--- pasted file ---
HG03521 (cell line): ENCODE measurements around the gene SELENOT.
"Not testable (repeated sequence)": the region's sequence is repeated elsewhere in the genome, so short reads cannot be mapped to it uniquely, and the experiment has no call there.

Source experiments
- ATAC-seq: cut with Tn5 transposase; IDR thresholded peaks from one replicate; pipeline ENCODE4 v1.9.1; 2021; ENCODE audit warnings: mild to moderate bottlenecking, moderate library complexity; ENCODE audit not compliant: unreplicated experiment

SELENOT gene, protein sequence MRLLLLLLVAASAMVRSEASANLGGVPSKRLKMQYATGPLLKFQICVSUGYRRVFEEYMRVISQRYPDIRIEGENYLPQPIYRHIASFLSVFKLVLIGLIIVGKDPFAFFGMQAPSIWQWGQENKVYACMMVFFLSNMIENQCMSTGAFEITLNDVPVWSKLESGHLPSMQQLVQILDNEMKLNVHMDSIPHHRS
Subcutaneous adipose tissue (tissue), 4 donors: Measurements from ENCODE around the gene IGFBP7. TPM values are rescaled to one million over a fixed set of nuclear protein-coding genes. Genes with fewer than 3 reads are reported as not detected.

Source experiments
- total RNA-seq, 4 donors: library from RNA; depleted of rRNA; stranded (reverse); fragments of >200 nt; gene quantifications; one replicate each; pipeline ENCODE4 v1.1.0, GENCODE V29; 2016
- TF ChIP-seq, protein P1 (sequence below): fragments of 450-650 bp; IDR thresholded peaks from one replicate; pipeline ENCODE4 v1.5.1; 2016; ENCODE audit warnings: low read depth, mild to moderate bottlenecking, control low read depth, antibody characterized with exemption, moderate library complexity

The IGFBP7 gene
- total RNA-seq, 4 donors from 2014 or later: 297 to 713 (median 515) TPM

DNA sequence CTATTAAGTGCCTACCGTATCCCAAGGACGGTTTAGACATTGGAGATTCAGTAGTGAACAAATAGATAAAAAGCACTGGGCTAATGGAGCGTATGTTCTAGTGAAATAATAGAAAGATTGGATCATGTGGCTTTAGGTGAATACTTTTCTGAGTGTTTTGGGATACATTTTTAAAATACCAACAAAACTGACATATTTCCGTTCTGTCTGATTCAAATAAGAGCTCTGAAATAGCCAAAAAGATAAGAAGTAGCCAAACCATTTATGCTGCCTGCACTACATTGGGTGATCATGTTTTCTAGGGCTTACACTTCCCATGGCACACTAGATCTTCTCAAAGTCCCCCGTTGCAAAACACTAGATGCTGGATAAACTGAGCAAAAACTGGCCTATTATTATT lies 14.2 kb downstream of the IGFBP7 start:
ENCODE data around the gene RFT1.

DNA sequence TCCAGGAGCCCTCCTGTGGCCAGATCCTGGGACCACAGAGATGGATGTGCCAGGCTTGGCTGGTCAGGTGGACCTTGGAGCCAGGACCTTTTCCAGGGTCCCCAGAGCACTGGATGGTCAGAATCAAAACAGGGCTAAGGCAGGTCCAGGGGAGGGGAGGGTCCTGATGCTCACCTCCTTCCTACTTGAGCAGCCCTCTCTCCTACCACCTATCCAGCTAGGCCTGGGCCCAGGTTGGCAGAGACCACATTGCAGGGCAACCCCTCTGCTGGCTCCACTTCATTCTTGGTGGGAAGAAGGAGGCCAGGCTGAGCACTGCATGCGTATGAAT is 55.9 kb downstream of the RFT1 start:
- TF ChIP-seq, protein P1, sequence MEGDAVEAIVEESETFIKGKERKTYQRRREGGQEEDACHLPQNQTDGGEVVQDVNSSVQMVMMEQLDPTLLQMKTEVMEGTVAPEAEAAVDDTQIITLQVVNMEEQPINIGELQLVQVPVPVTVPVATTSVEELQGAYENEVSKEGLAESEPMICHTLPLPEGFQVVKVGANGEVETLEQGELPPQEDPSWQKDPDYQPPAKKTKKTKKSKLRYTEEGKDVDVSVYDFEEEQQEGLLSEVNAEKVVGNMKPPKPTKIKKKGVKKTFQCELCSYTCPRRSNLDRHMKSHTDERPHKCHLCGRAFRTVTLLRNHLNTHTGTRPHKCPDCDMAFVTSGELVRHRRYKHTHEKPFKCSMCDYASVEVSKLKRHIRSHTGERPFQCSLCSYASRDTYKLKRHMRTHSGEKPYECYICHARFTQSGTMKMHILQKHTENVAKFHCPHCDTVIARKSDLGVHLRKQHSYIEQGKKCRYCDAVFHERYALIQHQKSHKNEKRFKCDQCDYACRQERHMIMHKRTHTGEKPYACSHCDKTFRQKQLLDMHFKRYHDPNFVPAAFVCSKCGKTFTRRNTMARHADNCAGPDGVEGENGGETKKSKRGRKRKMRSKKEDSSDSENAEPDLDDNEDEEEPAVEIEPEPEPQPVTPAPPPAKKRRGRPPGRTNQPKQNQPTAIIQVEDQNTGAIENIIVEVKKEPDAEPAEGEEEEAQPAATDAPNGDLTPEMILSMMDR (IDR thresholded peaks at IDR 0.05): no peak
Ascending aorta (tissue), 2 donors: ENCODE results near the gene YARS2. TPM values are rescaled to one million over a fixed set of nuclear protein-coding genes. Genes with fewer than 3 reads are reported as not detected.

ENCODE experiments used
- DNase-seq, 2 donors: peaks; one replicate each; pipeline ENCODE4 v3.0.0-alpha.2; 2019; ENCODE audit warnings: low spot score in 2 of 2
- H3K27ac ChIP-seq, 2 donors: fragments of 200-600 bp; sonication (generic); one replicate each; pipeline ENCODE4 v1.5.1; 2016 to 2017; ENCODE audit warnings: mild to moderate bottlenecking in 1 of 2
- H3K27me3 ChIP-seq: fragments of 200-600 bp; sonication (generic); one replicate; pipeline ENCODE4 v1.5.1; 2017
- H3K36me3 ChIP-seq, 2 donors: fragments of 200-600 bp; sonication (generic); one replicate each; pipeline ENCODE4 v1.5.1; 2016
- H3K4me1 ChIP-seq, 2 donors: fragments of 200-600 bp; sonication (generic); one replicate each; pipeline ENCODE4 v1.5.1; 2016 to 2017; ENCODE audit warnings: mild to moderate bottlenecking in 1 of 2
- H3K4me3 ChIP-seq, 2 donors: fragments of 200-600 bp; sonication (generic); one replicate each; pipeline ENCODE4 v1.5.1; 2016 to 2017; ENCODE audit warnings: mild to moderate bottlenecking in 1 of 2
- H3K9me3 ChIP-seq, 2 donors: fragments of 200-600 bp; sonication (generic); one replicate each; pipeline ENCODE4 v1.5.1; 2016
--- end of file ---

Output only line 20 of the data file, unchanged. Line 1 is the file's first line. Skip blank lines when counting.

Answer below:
- H3K27me3 ChIP-seq: fragments of 200-600 bp; sonication (generic); one replicate; pipeline ENCODE4 v1.5.1; 2017